And anyone who has encountered the eating disorder many of us have been bowing down to and worshipping for decades, for almost all our lives: Restriction. “You will be holy and virtuous if you do not eat that. Better: if you do not eat, period.” The less you eat and the longer you go without eating, the better you are. Denial as holiness. Starvation as virtue.

Restriction is what anorexics do, and restriction is what many of the rest of us do. We’re just less successful. We restrict on large scale—months’ long “diets” that are nothing but unending weeks of semi-starvation where we purposefully deny our bodies nutrients they need. We “give up” carbohydrates for weeks, months, or years, because some Doctor said bacon was the way to Health Nirvana or some book told us to stop that insanity and eat no fat at all, or whatever the next craze was.

Then we wake up one day and realize that was gross—bacon is God already, fine, Facebook, you can go there with your fun memes and your bacon maple bars—but telling young women (or older women) that the things God actually designed for you to eat (potatoes, bananas, avocados, pineapples) and packaged in “Serving Size: One” portions are evil…well, we wake up from Bacon Fest and realize we’ve depleted ourselves of critical nutrition while lining our arteries with fat (“But I’m THINNER! Holy Grail Happy Dance!”). And on we go to the next nonsense, the next diet, the next folly, and the book publishers and diet-food manufacturers smile and count their money and schedule casting auditions with underweight teenage models to make us want to look like that.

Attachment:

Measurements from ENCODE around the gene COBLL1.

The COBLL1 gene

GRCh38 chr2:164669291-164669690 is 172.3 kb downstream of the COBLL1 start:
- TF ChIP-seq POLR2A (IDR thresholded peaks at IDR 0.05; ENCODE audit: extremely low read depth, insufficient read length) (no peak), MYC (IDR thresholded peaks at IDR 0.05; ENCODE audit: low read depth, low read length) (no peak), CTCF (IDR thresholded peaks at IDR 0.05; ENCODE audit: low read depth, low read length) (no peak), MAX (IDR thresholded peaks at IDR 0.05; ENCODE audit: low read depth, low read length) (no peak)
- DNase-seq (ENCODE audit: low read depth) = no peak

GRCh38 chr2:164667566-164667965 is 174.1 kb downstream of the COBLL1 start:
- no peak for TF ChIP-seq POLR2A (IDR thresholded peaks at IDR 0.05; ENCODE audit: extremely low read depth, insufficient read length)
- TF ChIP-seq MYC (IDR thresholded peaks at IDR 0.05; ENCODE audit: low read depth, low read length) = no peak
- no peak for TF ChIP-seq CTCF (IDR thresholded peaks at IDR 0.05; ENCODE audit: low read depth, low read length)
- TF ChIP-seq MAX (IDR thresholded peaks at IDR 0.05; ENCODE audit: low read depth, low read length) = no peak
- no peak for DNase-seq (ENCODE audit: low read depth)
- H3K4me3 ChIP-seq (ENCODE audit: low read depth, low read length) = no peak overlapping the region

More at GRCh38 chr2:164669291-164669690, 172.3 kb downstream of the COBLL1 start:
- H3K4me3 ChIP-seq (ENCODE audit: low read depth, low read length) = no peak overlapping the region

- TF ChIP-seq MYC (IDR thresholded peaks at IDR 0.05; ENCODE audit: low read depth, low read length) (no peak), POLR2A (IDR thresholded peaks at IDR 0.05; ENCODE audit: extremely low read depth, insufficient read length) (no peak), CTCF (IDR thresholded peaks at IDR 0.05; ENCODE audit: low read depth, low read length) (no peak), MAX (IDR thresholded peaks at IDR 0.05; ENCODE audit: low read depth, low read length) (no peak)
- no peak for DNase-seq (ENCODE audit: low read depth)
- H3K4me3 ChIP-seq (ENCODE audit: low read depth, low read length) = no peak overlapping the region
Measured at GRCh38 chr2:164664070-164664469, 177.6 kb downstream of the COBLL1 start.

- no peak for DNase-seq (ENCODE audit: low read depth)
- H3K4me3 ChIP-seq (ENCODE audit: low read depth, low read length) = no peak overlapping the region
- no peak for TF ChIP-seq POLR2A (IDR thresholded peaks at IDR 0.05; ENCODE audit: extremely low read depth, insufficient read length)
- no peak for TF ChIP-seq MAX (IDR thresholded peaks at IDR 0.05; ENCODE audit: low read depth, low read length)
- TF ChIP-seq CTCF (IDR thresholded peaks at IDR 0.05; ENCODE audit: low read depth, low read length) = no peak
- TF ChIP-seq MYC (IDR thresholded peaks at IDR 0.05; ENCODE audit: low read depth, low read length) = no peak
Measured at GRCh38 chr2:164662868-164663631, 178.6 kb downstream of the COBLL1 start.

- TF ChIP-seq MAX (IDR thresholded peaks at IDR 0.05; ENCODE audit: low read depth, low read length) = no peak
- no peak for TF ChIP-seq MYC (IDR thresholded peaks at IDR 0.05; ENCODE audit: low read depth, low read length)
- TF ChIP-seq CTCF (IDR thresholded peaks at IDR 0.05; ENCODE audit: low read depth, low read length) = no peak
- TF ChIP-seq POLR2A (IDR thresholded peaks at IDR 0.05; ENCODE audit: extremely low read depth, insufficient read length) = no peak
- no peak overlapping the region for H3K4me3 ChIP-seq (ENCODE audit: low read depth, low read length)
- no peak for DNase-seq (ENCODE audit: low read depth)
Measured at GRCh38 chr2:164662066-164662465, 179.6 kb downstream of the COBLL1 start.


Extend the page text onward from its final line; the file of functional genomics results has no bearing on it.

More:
Anorexia (undereating) is the same as dieting (eventual overeating) because the identical hate-voice is speaking to you. And, I am positive that the answer is the same as well: balanced, nutritional eating. Period. For year upon year. Not another “try” at restriction: “This time I’ll do better. This time I’ll be good.” “I have to lose twenty pounds before the reunion/wedding/anniversary, so I’ll just restrict this one last time.”

You know where I am going with this. Yes. It has to happen. I have to bring it around to the real evil of the Church pushing a template of wrong-headed perfectionism down hard onto adolescent women: hear no evil, speak no evil, don’t have boobs, you slut, you might accidentally (Mrs. LaHaye said this out loud to us at CHC) allow your breast to “brush” against a young man causing him to be “snared” by lust, you evil thing, you, to have a womanly body! How dare you have hips that move! Clench that gluteus, walk straight, don’t sway! A half-inch of cleavage, oh my GOD! (Those of us with D-cups in college were probably seen as per se evil, never mind our purity, virginity, and naivete.)